Supreme Court Rules That Public Universities May Discriminate Against Christian Student Groups

Back in 1979 I was one of the founding members of the Christian Legal Society at the University of Illinois.  Yesterday, the Supreme Court ruled 5-4 that the Hastings College of Law at the University of California was within its rights to deny recognition to the Christian Legal Society because the group requires that members agree, among other principles, that sexual activity outside of marriage between a man and a woman is sinful, and that members must be Christians.  Hastings contended that these principles violated the open membership policy of the university, in that it would discriminate against prospective members on the grounds of religion and sexual orientation.  Go here to read the decision.

Justice Alito, joined by Chief Justice Roberts, Scalia and Thomas, wrote a thought provoking dissent.

The proudest boast of our free speech jurisprudence is that we protect the freedom to express “the thought that we hate.” United States v. Schwimmer, 279 U. S. 644, 654–655 (1929) (Holmes, J., dissenting). Today’s decision rests on a very different principle: no freedom for expression that offends prevailing standards of political correctness in our country’s institutions of higher learning.

The Hastings College of the Law, a state institution, permits student organizations to register with the lawschool and severely burdens speech by unregistered groups. Hastings currently has more than 60 registered groups and, in all its history, has denied registration to exactly one: the Christian Legal Society (CLS).  CLS claims that Hastings refused to register the group because the law school administration disapproves of the group’s viewpoint and thus violated the group’s free speech rights.

Alito nails it.  The whole purpose of this charade was because the powers that be at Hastings despise the Christian Legal Society because it will not sign on to the belief that homosexuality is a positive good, and has the quaint view that Christians should follow traditional Christian morality.   This case graphically demonstrates the active contempt the powers that be in academia have for dissenting views and for the concept of a university as a place where debating voices may be heard.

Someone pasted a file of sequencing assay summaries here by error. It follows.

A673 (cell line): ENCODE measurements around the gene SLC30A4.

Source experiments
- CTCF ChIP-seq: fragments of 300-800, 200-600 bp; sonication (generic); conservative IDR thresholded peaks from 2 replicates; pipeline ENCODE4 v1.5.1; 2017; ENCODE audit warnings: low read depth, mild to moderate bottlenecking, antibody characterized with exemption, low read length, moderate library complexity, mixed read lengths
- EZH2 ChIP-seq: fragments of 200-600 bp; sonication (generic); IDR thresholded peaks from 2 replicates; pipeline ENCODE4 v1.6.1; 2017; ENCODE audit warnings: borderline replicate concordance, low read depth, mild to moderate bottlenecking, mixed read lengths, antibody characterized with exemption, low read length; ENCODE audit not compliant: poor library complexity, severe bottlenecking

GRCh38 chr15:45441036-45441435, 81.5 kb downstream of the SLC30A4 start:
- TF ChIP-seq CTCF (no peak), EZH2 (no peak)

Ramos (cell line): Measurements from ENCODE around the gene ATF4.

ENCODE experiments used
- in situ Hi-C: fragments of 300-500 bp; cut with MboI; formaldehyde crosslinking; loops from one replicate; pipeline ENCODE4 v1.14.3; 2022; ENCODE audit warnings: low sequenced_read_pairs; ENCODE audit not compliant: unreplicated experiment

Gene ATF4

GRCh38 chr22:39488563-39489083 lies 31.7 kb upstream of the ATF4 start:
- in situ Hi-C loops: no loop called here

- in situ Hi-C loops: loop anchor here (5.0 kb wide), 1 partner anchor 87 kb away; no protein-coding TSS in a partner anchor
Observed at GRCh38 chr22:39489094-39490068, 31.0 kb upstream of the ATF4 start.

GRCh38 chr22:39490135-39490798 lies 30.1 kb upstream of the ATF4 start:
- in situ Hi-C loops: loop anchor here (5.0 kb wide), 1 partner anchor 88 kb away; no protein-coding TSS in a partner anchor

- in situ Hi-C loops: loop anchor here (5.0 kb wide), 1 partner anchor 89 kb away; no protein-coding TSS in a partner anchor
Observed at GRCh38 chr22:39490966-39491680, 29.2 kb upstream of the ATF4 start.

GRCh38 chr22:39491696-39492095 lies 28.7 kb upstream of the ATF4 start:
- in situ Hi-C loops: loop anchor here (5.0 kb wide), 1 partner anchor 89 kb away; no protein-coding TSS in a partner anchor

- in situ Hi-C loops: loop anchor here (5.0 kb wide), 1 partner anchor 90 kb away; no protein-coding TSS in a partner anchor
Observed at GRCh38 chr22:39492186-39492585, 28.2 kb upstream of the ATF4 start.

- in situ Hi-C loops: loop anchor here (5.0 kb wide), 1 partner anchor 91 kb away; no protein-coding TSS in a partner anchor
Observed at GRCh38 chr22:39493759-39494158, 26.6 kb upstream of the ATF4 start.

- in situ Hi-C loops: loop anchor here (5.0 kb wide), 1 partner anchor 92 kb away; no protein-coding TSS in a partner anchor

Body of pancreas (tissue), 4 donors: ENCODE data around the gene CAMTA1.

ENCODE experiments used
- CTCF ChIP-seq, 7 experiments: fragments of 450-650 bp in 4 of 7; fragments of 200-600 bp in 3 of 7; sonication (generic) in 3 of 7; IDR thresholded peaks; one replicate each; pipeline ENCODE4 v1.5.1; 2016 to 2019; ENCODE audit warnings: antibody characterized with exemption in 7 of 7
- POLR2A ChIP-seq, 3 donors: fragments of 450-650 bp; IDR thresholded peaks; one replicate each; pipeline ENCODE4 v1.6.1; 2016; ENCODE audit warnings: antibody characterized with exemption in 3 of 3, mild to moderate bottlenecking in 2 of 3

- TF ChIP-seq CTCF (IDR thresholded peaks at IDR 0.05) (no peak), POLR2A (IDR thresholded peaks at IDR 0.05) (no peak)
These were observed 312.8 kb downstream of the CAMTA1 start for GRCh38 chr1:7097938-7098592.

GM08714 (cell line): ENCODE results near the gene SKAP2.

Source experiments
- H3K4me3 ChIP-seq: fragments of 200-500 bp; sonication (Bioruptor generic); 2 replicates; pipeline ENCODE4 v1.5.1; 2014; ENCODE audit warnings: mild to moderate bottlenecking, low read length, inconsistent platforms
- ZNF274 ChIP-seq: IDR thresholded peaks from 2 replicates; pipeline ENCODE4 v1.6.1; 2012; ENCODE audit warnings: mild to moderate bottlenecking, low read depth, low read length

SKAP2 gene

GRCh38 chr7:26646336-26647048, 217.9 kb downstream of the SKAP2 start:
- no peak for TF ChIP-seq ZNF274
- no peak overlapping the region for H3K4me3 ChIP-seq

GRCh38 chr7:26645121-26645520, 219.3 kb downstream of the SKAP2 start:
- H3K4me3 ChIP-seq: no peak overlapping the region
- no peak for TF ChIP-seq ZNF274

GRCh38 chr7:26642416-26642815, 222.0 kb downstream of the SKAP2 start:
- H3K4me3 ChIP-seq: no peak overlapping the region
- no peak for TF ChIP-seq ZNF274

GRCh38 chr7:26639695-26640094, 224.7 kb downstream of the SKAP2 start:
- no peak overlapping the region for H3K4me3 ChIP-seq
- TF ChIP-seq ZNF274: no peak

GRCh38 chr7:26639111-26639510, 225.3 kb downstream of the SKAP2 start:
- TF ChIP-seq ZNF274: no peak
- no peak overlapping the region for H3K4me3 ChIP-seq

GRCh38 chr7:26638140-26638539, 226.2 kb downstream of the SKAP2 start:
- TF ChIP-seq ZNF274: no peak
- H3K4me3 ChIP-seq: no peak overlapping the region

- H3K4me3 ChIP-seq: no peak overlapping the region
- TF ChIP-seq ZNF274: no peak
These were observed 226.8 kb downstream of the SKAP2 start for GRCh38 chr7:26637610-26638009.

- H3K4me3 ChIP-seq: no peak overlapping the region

Alito ends his dissent as follows:  I do not think it is an exaggeration to say that today’sdecision is a serious setback for freedom of expression in this country. Our First Amendment reflects a “profound national commitment to the principle that debate onpublic issues should be uninhibited, robust, and wide-open.” New York Times Co. v. Sullivan, 376 U. S. 254, 270 (1964). Even if the United States is the only Nation that shares this commitment to the same extent, I would not change our law to conform to the international norm. I fear that the Court’s decision marks a turn in that direction. Even those who find CLS’s views objectionableshould be concerned about the way the group has been treated—by Hastings, the Court of Appeals, and now this Court. I can only hope that this decision will turn out to be an aberration.

23 Responses to Supreme Court Rules That Public Universities May Discriminate Against Christian Student Groups

  • Kagan once said, it’s okay for the government to ban books because the gestapo would be ineffective at enforcing it.

    You have to scratch a liberal just a wee bit to get to the totalitarian essence under the uber-thin vineer of warm and fuzzy bu!!$hit.

    Isn’t there a right, somewhere in the US Constitution, to free association, in addition to the rights to abortion; gay privileges; being fed, clothed and housed by the taxpayer.

    The king denied the Colonists the right to meet. They met anyway – Committees of Correspondence. The king isn’t king of this country. We shall overcome.

  • The pairing of decisions yesterday reminds us that our constitutional rights are basically at the mercy of the whims of Justice Kennedy. It’s truly frightening. Though he seems to have re-discovered some measure of a backbone, on social issues he remains completely inept.

  • Has there ever been a less consequential decision? Gays aren’t going to get elected to leadership positions in CLS.

  • Question: If Hastings is a state institution, thus receiving government funds (from the tax payer), does that not mean it is essentially a politically-funded entity?

    And if so, should we not be surprised that what is politically correct weighs heavey on their policy choices?

  • Has there ever been a less consequential decision? Gays aren’t going to get elected to leadership positions in CLS.

    I think the issue is more that it makes it very difficult for CLS to assemble, hold activities, etc. on campus if theyr’e not recognized as a campus organization.

  • Darwin, CLS can, and probably will, amend its pledge banning gays and the club will continue with business as usual, i.e., without gays.

  • One of the things I find interesting is that the argument that a group should be allowed to keep out people they do not like is being argued by two different groups.

    First, CLS. They say they should be free to have a group which follows the principles they hold dear. Of course, if they were not on a campus, looking for funding and approval to use facilities on campus, I think no one would question such a right.